Once upon a time, OpenOffice.org was the go-to choice for anyone reluctant to use Microsoft Office. It was a shining example of open-source, freeware software. In 2011, the project was closed down by Oracle and the trademarks and code were contributed to Apache to be re-used as the basis for Apache’s own OpenOffice project. For all intents and purposes, the software is just as good (if not better) than it ever was. The Open Document Format (.odf) has come a long way and is the default extension for many freeware suites.
The sidebar might look a bit out of place, but it's a great way to make better use of horizontal screen space.
In its current state, Apache OpenOffice is a stellar office productivity suite and OpenOffice Writer is no exception. It’ll do everything you’d want an editor to do albeit with a slightly dated interface. Perhaps as a consequence of its open-source nature, the software looks like it belongs on a distribution of Linux and not on Windows 7, 8, or even OS X.
Getting past the dated exterior, OpenOffice Writer really can do pretty much everything and anything you’d want a word processor to do. Development on the project has slowed down a bit since Apache took over, but it’s clear that Apache is still actively working on the software. Version 4.1 was released in late April and represents the 23rd release of the software.
Final Verdict: It looks old and feels a little stale, but it's a fully-capable word processor that's both open-source and completely free. The legacy of OpenOffice.org continues in Apache's re-release.
Start-up LibreOffice Writer and you’ll probably be a bit confused. It looks almost identical to Apache OpenOffice Writer. It doesn’t have a sidebar—at least not by default—and the icons are all slightly different, but inside and out, it’s pretty damn close to a carbon copy of Apache’s word processor. It makes sense because as an open-source project, all of the code for Apache OpenOffice is available for other organizations like The Document Foundation to replicate. What does this mean to you? It means that LibreOffice will incorporate all of the features developed by Apache while also including features unique to LibreOffice—like embedded fonts.
Yeah, it looks a whole lot like OpenOffice, but it's got more than a few features that set it apart.
All of the things we like about Apache OpenOffice Writer carry over to LibreOffice Writer. There’s very little difference between the two, but LibreOffice gets a slight edge because it essentially mixes and matches the work of two separate communities of developers into a single, enhanced word processor and office suite.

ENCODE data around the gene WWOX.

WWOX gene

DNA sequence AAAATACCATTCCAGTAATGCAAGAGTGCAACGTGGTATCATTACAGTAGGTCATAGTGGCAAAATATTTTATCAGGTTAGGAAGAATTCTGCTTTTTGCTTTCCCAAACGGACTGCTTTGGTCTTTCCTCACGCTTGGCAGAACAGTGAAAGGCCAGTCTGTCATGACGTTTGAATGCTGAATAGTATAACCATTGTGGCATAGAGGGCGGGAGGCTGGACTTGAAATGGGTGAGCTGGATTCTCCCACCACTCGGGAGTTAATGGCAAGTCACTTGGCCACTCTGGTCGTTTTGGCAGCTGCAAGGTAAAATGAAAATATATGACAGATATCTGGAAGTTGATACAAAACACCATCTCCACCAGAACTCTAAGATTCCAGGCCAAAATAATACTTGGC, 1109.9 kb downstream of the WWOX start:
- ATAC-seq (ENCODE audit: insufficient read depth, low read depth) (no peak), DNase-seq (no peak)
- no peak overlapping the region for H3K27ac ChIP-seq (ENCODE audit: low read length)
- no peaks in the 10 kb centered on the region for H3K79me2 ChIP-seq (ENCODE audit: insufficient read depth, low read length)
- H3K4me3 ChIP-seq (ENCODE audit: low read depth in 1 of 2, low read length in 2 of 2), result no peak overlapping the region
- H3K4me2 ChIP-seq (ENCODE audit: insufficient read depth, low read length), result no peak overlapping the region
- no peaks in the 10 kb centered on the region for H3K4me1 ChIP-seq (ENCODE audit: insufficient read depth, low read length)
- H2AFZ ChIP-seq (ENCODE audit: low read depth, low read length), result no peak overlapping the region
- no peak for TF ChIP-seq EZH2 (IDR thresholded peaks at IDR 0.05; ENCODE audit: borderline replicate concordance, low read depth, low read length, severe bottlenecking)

Final Verdict: It's a slightly more attractive version of Apache OpenOffice with a few added features. You can use either interchangeably, but LibreOffice is definitely a spectacular word processor.
Kingsoft Writer is developed in Hong Kong and it’s pretty clear from the offset that it’s a Microsoft Word clone. The 2013 update even manages to copy the ribbon system made popular by the latest versions of Microsoft Office. Fortunately, Kingsoft has done a great job of replicating Microsoft Word while also innovating by adding new features like tabs to manage multiple documents within the same window, and an increased reliance on sidebars to capitalize on the popularity of widescreen displays.
Clones usually aren't very good, but Kingsoft Writer is an exception.
What makes Kingsoft Writer particularly nice is that it works almost seamlessly with documents created and edited in Microsoft Office. Sure, OpenOffice, Google Docs, and LibreOffice can convert and manipulate Microsoft Office documents as well, but formatting issues and small quirks abound. One of the apps main selling points is its compatibility with files from Microsoft Word.
It might sound like a spectacular bargain with its Microsoft Word-like features and interface, but it's crippled by some major omissions. The word processor lacks any sort of multi-language support—although separate versions for different languages are available—which means that you're limited to English-language spell-check and autocorrect.
Although a paid version is available for $69.95, only a few features are stripped from the free version. Users who need macros, online updating, or the ability to switch between skins on the fly will need to spring for the paid version, but everyone else should be just fine.
Final Verdict: If you're OK with what amounts to a polished clone and don't need anything but English, Kingsoft Writer is a great word processor. Add in the fact that it'll be almost instantly familiar with anyone who's used Word and you've got a worthy alternative.
There’s something to be said for using Microsoft Word. If you can afford it, you can’t go wrong with the tried-and-true word processor that’s been around about as long as modern computers have. That said, there are plenty of options available for thrifty consumers and diehard supporters of open-source software. As great as Google Docs is for collaboration and simple word processing, we have to go with LibreOffice Writer as our go-to, free word processor for its comprehensive feature set and the fact that it works as a native application. It’ll do everything you need it to do, and it’ll do it all for free—just keep an eye out for formatting issues when working with .doc and .docx files worked on in Microsoft Word.